Light and sound waves explained - HENRY'S BUSINESS DRIVE

Monday, October 22, 2018

Light and sound waves explained


PHYSICS: LIGHT AND SOUND WAVES EXPLAINED...
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There are many different kinds of waves.  Waves can carry a little energy or a lot.  They can be short or long.  They can be rare or frequent.  They can travel fast or slow.  Sound waves, light waves, X-rays, microwaves, and ocean waves are but a few examples.  All waves, however, share certain basic characteristics.
All waves have amplitude, wavelength, and frequency.

Amplitude.
Some waves are very high, while others are barely noticeable.  The distance the wave rises depends on the amplitude of the wave.  Amplitude is the maximum distance the medium (the material through which a wave travels) moves away from its rest position.  The higher the wave moves up-and-down as it vibrates, the larger the amplitude of the resulting waves.

Wavelength.
The distance between two consecutive (one after another) crests or troughs of a wave is called the wavelength.  The wavelength can be measured from any point on a wave as long as it is measured to the same point on the next wave.


Frequency.
The number of complete waves, or complete cycles, per unit of time is called the frequency.  Because every complete wave has one crest and one trough, you can think of the frequency as the number of crests or troughs produced per unit time.  The unit used to measure wave frequency is called the hertz (Hz).  The frequency of a wave depends on the frequency at which its source is vibrating.  Frequency, which is often used to describe waves, is an important characteristic.  Frequency is used to distinguish one color of light from another, as well as one sound from another.  For example, red light is different from blue light because red light has a lower frequency.  A dog can hear a whistle that you cannot hear because dogs can hear sounds at higher frequencies than humans can.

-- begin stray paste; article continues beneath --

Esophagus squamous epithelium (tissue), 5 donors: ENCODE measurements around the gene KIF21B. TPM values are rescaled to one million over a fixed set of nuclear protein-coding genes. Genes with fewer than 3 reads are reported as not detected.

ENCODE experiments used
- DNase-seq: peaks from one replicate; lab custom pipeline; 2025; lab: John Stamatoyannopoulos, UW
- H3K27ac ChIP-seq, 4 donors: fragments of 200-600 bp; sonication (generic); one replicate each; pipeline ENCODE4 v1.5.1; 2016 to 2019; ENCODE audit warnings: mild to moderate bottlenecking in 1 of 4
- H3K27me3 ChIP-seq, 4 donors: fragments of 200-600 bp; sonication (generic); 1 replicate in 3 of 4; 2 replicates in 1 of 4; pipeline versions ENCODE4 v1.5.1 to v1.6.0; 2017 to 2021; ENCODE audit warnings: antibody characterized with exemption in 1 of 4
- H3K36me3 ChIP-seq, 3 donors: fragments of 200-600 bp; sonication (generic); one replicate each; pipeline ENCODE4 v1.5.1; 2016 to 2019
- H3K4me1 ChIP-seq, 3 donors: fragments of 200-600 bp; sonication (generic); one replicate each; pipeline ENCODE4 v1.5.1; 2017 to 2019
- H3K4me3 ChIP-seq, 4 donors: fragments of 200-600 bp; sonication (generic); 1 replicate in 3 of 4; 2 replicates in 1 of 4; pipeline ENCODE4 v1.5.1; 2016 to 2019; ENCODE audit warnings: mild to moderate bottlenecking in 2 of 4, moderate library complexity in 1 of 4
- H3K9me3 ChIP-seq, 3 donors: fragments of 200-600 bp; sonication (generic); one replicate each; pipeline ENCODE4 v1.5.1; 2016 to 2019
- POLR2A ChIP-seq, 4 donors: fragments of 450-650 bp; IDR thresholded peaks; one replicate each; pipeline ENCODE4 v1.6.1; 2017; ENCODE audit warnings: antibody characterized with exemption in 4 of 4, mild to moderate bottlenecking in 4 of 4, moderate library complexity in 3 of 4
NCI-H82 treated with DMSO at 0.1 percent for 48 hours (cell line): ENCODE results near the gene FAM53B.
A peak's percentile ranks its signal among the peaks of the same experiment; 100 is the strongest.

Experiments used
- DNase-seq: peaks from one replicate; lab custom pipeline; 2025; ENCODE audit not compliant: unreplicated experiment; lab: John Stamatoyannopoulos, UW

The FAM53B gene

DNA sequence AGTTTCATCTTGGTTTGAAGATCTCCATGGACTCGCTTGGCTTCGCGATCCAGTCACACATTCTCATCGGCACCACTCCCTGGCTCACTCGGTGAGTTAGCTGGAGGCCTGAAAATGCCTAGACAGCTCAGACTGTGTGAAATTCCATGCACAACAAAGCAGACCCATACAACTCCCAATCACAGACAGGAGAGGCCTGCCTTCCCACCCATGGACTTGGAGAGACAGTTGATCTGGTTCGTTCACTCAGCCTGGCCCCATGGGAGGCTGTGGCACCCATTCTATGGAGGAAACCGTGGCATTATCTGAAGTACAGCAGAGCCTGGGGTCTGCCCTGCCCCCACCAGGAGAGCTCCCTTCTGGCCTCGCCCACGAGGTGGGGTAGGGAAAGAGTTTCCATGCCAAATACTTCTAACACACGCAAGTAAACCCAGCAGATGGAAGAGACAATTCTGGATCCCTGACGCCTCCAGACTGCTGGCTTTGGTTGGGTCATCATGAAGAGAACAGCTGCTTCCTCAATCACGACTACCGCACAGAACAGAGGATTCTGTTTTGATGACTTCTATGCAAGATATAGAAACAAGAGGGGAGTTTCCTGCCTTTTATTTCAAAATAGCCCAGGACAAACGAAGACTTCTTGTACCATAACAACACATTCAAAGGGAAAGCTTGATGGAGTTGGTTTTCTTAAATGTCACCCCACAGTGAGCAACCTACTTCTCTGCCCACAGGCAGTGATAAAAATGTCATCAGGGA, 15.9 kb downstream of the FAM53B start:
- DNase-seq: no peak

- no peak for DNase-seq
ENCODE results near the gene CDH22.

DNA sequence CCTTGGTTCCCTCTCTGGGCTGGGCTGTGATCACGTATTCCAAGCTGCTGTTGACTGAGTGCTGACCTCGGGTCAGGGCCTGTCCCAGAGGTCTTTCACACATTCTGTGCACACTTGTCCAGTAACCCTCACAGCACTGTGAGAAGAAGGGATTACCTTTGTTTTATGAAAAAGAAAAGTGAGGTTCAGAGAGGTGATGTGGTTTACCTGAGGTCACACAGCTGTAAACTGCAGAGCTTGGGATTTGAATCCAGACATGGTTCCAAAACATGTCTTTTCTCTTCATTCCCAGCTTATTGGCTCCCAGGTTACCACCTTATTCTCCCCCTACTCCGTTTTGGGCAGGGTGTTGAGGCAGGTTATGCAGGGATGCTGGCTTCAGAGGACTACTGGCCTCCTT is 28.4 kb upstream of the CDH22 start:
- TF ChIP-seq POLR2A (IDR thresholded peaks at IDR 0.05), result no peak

Properties of Sound.
There are millions of different sounds in everyday life.  Each sound having certain characteristics that make it unique.  Think about the many sounds you hear everyday.  How you hear and describe a sound depends on the physical characteristics of the sound wave..

Frequency and Pitch.
Certain sounds are described as high, such as those produced by a piccolo, or low, such as those produced by a bass drum.  A description of a sound as high or low is known as the pitch of the sound.  The pitch of a sound depends on how fast the particles of a medium (the material through which a wave travels) vibrate.  So the pitch of a sound depends on the number of waves produced in a given time.
   
Key point here:  Sound waves that have a high frequency are heard as sounds of high pitch.  A violin produces high-pitched sounds.  Sound waves that have a low frequency are heard as sounds of low pitch.  A tuba produces low-pitched sounds.

Frequency is an especially important characteristic of sound because the ear can respond to only certain frequencies.  The normal human ear is capable of detecting from about 20 to 20,000 vibrations per second, or hertz.
Here is a helpful link for more information on sound waves:  http://www.ronkurtus.com/physcien/sound.htm


Properties of Light.
What does sunlight have in common with the X-rays used in a doctor's office?  Are you surprised to learn that they are both waves?  They're not matter waves that you can hear or feel.  They are electromagnetic waves.  Electromagnetic waves disturb electric and magnetic fields.  These waves can be transmitted through a vacuum (space free of particles).  They do not depend on particles of matter.

Light is an electromagnetic wave.  Light from the sun can travel to the Earth through the vacuum of space.  Light can also travel through air across your room.  Although you might not realize it, you are constantly surrounded by thousands of electromagnetic waves everyday.  Sunlight (visible light) and X-rays are only two types of electromagnetic waves.  Other types are radio waves, infrared rays, ultraviolet rays, and gamma rays.


Here is a helpful link for more information on light waves:  http://junior.apk.net/~matto/notes(3).htm



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